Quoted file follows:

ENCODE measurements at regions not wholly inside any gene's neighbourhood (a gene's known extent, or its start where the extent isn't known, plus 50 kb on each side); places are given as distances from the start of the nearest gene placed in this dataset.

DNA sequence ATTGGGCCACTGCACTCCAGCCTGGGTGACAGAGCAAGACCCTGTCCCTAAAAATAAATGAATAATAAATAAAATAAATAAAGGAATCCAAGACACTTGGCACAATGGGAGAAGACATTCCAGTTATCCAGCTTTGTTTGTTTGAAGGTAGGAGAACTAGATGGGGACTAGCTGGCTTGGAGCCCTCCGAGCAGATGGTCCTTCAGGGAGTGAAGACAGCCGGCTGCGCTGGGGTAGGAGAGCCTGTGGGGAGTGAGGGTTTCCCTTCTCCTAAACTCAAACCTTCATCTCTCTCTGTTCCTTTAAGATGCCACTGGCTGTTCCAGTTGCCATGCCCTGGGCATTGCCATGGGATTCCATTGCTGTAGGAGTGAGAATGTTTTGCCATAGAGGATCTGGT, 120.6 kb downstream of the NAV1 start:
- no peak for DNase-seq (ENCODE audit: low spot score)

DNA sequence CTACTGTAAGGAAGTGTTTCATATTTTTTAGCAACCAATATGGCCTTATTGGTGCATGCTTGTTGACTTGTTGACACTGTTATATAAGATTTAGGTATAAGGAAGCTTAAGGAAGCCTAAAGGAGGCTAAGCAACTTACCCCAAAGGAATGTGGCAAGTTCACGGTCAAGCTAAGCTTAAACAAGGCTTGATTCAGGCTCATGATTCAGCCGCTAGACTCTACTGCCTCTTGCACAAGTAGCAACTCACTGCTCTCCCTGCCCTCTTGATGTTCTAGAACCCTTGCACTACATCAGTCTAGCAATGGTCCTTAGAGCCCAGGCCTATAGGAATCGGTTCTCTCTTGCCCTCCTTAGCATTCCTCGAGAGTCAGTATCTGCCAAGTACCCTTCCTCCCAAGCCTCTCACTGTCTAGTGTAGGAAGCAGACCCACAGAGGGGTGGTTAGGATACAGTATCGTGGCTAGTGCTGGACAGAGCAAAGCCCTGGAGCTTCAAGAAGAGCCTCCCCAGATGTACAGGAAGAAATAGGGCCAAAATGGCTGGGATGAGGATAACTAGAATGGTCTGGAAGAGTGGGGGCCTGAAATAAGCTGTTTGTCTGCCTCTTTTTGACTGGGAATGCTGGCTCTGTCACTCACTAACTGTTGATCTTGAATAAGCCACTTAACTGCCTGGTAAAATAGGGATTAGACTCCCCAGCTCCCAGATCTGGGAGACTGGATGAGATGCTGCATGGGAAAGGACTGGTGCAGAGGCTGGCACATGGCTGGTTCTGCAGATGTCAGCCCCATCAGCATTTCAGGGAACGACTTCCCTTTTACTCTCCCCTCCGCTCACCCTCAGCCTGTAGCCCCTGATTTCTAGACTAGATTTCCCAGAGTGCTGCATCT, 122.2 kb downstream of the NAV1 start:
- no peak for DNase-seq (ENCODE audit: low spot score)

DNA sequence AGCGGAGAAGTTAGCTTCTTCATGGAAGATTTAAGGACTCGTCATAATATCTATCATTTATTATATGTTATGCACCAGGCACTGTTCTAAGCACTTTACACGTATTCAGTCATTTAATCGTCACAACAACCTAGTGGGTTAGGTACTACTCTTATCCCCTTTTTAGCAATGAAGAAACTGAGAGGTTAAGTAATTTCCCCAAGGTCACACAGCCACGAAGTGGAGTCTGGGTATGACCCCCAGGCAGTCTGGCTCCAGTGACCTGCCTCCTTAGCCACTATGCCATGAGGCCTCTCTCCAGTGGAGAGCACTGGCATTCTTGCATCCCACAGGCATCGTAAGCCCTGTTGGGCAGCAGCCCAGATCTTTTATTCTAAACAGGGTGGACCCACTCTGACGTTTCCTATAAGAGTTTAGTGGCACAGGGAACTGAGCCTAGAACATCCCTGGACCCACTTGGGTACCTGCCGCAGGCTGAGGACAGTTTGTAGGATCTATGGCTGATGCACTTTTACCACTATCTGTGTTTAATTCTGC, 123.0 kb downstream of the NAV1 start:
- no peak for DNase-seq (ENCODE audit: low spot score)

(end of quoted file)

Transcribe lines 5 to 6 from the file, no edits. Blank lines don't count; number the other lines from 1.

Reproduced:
- no peak for DNase-seq (ENCODE audit: low spot score)

DNA sequence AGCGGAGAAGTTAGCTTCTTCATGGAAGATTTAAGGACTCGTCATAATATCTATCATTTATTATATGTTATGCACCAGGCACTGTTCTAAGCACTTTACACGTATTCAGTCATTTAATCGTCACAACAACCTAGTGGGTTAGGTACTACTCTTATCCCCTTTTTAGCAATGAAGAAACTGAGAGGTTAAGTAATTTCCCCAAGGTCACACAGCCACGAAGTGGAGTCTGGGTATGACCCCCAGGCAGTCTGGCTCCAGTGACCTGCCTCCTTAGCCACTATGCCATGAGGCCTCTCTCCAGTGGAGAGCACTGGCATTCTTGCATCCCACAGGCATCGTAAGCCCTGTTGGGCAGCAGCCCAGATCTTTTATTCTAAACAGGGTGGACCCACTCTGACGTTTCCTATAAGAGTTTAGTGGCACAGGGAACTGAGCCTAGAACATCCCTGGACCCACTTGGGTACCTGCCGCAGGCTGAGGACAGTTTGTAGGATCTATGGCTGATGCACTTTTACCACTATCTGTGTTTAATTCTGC, 123.0 kb downstream of the NAV1 start: